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I once knew a buzzard who swallowed a worm…
By Kat Holmes
A beautiful common buzzard (Buteo buteo) was captured in the middle of the frame in Loggerheads Country Park. This impressive individual proceeded to feed on a worm and then take flight. A wonderful result but eating worms seems like odd behaviour from such a magnificent predator.
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Buzzards can fly at heights of up to 1000 metres and are known for taking a perch, spying on their small mammal prey below before flying down to snatch it. This practice has given them the nickname of the “telegraph pole eagle” in Scotland where their populations are recovering; a happy trend that is taking place across the UK. You may also see them soaring high above pasture fields carefully monitoring the ground for their next snack. These are the kind of behaviours we would associate with the (now) most common bird of prey in Britain.
So has NatureSpy come across a new behaviour or simply a lazy bird with morality issues concerning eating fluffy little mammals? Well the answer to both is technically no but it is a new behaviour to NatureSpy camera traps, which is good enough for us!
Buzzards seem to favour rabbits and other small mammals if they are available but will also eat frogs, small birds, carrion and large insects. It has also been discovered that they are partial to a juicy earthworm, particularly in winter when their menu is quite limited. This behaviour has been seen most commonly in Britain, including North Wales, where there is a significant amount of rainfall providing the perfect soils for earthworms. Buzzards have a long gut allowing them to extract energy from their food slowly. This allows them to survive on earthworms while other birds of prey would struggle through the winter.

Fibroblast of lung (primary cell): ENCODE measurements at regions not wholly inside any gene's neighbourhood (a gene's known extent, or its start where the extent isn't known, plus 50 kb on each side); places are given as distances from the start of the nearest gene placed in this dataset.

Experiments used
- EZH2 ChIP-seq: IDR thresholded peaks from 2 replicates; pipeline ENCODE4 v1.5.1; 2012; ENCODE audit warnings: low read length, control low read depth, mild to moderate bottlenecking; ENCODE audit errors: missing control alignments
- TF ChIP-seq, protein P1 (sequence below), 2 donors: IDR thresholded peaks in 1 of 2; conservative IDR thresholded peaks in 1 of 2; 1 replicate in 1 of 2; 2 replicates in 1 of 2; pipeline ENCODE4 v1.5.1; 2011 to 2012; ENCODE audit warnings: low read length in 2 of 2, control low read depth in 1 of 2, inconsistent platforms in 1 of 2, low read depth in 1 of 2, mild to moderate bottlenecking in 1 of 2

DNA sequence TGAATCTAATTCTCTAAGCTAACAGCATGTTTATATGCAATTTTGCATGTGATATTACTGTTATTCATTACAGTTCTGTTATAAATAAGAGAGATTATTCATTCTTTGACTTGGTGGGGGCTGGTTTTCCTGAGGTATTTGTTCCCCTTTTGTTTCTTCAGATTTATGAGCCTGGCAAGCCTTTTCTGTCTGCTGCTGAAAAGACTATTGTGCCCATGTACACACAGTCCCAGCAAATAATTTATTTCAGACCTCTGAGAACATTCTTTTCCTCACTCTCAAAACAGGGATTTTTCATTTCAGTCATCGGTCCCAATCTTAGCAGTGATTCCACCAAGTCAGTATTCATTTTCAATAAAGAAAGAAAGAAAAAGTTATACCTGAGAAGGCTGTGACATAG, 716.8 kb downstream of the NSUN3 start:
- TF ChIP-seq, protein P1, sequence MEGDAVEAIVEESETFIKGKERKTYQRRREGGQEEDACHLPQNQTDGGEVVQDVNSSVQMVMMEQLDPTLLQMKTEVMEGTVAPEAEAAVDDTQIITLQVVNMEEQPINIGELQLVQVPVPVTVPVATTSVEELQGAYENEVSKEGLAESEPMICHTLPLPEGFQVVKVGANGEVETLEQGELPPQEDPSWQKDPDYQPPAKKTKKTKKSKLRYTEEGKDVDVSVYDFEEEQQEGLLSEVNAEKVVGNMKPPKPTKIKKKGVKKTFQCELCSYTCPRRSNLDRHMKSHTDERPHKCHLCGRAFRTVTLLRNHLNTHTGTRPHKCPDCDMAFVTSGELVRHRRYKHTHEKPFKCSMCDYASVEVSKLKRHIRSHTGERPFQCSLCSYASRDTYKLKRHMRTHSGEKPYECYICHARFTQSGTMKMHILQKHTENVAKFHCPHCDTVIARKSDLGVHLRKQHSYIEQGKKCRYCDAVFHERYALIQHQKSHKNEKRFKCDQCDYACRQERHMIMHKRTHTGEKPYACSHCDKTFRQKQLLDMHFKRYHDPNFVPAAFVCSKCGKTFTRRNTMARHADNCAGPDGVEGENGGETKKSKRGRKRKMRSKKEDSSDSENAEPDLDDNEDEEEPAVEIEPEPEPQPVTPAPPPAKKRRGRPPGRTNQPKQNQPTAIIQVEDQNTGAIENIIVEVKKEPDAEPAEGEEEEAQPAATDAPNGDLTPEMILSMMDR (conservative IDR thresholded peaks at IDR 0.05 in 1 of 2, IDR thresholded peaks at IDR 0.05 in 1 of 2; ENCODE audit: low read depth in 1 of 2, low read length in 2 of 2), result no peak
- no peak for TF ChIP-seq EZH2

A strange behaviour has even been described in which buzzards ‘dance’ on newly ploughed ground. It is thought that they are enticing worms to the surface by mimicking the sound of raindrops landing on the soil. Apparently large groups of buzzards can be seen in a single field performing this rain-dance! However, even with their strategic dance moves, buzzards have a long way to go to beat badgers in a worm eating competition…
Good news for camera trappers?
While their worm-wolfing tendencies may detract from their fearsome bird of prey status, it is good news for camera trappers. Frequently we will miss birds of prey as our camera traps are set close to the ground or they are just too quick to capture. Feasting on earthworms means they are more likely to be in our shot and for a longer period of time!
Keep an eye out for buzzards in your back garden too. My grandparents had one perched on their garden fence in a busy housing estate and apparently they are not alone — according to the RSPB’s Big Garden Birdwatch citizen science survey, buzzards are moving up the ranks of most commonly seen birds in British gardens.
We at NatureSpy are chuffed that they are most commonly seen in Wales, where they are ranked 30th out of 73 species and 8.9% of people recorded them…
The next event will see the camera traps collected from Nant Mill – and we need your help! All events are completely free and we hope to see you there.
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